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OSHA Regulations

Last updated: October 7, 2018

What Does OSHA Regulations Mean?

The Occupational Health and Safety Administration (OSHA) regulations are the American national standards developed to ensure workplace health and safety for all employees. OSHA's primary rule is that employers are obligated to provide a safe workplace environment. This rule governs over all subsequent regulations and these regulations are often created to enhance this rule. By law, employers must meet all the OSHA regulations.

Safeopedia Explains OSHA Regulations

OSHA was signed into law in 1970. Since then, OSHA has implemented hundreds of safety regulations that cater for construction, maritime and agriculture industries. For all other forms of employment there are the general industry regulations, which ensure that all employees have legislation that they can turn to if they feel unsafe in their workplace. One such regulation is that employers ensure that staff have the appropriate training required before undertaking any job, and that staff have the right to refuse to perform a task if it will put their health and/or safety at risk.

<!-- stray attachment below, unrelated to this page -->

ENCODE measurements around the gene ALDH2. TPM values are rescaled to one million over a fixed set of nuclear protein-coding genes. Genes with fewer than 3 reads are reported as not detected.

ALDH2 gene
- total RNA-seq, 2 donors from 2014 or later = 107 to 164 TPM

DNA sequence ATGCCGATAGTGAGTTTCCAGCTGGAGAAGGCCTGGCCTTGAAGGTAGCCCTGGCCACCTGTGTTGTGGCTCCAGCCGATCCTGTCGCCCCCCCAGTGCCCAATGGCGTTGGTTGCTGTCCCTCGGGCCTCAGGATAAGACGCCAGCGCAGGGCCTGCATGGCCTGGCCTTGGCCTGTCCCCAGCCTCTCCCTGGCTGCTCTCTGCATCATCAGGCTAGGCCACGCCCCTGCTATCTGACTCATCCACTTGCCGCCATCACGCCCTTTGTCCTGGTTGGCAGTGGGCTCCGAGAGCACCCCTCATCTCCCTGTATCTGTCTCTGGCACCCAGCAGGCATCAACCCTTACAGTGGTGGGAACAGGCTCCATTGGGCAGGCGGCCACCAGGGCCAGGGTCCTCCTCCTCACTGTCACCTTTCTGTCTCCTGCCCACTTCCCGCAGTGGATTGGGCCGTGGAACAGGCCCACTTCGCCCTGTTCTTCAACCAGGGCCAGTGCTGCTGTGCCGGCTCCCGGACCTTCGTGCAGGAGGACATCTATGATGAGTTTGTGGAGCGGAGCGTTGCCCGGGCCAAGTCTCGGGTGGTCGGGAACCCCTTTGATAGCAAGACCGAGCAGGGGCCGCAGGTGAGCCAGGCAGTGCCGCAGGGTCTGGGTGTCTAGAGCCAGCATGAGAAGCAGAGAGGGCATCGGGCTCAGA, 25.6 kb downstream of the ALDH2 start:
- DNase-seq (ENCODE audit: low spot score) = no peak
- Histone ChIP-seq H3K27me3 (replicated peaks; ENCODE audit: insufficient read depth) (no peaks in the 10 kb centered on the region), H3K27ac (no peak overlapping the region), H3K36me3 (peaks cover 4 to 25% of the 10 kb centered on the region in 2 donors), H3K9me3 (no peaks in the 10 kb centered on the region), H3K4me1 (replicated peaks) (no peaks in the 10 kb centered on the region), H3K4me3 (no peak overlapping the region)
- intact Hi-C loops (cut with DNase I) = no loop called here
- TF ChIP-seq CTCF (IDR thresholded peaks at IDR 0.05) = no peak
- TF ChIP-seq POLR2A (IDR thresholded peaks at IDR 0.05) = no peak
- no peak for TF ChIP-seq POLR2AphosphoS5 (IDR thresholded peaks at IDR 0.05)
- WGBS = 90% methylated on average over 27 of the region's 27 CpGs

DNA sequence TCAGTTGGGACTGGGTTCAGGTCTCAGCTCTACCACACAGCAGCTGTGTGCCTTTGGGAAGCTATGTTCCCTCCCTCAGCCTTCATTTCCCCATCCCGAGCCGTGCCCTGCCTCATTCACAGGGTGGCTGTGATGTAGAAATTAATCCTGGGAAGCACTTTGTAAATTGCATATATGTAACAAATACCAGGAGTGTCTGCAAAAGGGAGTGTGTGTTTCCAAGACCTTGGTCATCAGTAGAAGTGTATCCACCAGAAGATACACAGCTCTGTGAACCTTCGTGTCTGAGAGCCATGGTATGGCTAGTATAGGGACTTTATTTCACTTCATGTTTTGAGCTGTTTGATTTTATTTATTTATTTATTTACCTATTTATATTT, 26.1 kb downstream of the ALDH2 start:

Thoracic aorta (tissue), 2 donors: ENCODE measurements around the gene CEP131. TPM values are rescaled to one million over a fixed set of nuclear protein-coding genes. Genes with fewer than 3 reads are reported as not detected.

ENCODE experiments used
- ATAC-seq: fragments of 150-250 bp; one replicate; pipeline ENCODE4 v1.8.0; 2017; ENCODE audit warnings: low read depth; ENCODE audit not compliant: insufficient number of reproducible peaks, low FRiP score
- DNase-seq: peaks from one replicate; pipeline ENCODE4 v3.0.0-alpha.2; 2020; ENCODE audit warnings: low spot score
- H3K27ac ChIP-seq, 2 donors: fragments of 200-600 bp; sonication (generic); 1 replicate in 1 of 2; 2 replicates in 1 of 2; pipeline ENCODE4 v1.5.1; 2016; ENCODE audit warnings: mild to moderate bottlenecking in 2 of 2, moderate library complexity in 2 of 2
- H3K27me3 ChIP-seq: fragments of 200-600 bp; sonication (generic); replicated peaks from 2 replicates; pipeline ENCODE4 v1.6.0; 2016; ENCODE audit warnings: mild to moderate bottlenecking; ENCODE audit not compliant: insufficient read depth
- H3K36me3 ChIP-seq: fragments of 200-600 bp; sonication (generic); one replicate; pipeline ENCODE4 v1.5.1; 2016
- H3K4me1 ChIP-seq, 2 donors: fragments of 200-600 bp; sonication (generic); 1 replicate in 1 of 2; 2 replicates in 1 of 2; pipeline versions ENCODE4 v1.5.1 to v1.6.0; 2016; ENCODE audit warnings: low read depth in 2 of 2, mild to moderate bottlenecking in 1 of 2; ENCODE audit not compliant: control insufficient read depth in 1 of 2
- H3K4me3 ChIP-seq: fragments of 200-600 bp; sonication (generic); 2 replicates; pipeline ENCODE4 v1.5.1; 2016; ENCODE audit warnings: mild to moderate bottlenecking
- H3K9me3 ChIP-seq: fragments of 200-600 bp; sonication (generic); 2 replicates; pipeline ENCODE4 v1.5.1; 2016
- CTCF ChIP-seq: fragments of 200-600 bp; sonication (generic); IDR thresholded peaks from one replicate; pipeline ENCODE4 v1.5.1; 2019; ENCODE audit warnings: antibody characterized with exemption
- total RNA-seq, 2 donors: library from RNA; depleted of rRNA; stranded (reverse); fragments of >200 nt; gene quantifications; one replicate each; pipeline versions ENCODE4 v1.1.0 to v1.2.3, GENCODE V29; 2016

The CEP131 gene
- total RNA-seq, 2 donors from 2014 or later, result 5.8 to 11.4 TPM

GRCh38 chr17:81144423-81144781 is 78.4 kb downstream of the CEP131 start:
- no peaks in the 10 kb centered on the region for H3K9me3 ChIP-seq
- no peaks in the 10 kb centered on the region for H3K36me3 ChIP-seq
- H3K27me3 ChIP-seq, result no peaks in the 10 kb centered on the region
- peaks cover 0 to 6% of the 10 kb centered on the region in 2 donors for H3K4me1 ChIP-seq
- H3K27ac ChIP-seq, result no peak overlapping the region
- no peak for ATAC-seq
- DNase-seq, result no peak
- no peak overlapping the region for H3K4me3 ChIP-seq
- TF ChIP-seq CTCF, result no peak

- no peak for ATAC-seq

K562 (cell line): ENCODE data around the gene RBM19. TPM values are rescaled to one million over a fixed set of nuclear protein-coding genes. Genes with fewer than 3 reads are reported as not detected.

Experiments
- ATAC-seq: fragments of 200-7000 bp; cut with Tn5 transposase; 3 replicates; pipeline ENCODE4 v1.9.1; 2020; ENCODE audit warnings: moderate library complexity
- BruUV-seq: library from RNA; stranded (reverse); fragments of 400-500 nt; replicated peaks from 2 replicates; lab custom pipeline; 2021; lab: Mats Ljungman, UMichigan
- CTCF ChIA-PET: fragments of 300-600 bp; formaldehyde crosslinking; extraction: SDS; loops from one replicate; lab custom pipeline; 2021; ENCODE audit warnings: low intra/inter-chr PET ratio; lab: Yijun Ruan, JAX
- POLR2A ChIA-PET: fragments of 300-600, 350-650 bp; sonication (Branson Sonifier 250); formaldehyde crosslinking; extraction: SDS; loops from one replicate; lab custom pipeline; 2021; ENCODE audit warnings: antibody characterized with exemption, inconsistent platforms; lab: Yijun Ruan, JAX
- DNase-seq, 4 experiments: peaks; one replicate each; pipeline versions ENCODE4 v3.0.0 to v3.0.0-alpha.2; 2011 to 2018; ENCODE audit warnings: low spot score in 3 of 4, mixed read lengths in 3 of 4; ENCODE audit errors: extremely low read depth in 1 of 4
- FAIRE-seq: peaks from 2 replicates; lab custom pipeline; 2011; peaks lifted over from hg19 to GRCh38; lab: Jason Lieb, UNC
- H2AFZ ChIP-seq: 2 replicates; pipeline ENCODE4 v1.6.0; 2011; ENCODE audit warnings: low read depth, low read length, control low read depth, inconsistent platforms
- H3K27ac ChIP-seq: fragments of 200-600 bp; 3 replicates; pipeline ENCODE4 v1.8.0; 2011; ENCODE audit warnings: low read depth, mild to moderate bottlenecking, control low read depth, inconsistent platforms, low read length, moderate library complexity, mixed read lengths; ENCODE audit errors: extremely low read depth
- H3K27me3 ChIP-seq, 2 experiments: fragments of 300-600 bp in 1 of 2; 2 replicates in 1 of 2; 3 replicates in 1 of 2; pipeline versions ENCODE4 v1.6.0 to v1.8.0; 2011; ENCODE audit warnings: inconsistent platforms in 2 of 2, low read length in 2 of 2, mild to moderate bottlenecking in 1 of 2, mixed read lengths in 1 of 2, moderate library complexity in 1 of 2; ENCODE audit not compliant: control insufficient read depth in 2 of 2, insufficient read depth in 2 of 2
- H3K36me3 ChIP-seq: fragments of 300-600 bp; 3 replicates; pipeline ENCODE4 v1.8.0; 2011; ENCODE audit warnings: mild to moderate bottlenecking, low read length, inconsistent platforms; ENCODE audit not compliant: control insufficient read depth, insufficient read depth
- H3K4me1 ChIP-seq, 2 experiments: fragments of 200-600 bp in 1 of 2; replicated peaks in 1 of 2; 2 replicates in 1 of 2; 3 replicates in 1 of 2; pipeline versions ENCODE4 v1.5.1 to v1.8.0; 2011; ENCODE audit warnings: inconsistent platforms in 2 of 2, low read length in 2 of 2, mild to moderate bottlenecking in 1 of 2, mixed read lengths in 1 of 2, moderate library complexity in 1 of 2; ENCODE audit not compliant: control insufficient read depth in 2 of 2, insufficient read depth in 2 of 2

OSHA Law and Regulations, Occupational Safety and Health Standards, Safety and Health Regulations

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